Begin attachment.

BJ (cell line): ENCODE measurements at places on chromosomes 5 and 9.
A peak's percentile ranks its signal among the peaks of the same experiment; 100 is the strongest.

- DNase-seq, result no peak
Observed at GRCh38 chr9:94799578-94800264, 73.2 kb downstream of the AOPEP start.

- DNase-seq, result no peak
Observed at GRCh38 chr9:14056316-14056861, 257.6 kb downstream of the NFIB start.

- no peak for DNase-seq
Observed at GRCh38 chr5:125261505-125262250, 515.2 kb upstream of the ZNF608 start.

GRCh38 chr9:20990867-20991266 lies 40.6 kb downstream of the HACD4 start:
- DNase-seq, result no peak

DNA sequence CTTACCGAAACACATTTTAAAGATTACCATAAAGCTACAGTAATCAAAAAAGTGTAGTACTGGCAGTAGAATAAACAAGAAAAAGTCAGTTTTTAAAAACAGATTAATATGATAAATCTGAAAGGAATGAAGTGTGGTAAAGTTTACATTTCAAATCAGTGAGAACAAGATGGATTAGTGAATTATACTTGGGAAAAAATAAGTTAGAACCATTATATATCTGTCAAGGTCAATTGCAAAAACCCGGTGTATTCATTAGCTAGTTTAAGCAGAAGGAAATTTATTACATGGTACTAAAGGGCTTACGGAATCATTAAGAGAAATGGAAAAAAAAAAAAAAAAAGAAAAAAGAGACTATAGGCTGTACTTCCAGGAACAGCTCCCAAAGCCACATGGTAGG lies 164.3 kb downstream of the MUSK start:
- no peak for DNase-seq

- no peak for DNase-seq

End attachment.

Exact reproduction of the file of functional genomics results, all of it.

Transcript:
BJ (cell line): ENCODE measurements at places on chromosomes 5 and 9.
A peak's percentile ranks its signal among the peaks of the same experiment; 100 is the strongest.

- DNase-seq, result no peak
Observed at GRCh38 chr9:94799578-94800264, 73.2 kb downstream of the AOPEP start.

- DNase-seq, result no peak
Observed at GRCh38 chr9:14056316-14056861, 257.6 kb downstream of the NFIB start.

- no peak for DNase-seq
Observed at GRCh38 chr5:125261505-125262250, 515.2 kb upstream of the ZNF608 start.

GRCh38 chr9:20990867-20991266 lies 40.6 kb downstream of the HACD4 start:
- DNase-seq, result no peak

DNA sequence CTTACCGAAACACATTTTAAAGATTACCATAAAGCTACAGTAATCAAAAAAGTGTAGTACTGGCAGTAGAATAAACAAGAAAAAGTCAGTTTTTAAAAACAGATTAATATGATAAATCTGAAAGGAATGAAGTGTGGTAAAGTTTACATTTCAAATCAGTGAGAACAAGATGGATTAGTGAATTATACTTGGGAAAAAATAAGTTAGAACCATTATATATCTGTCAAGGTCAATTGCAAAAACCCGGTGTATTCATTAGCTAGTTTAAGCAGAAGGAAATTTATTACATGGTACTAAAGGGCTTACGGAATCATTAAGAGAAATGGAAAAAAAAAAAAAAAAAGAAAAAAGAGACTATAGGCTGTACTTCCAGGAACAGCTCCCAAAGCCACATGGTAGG lies 164.3 kb downstream of the MUSK start:
- no peak for DNase-seq

- no peak for DNase-seq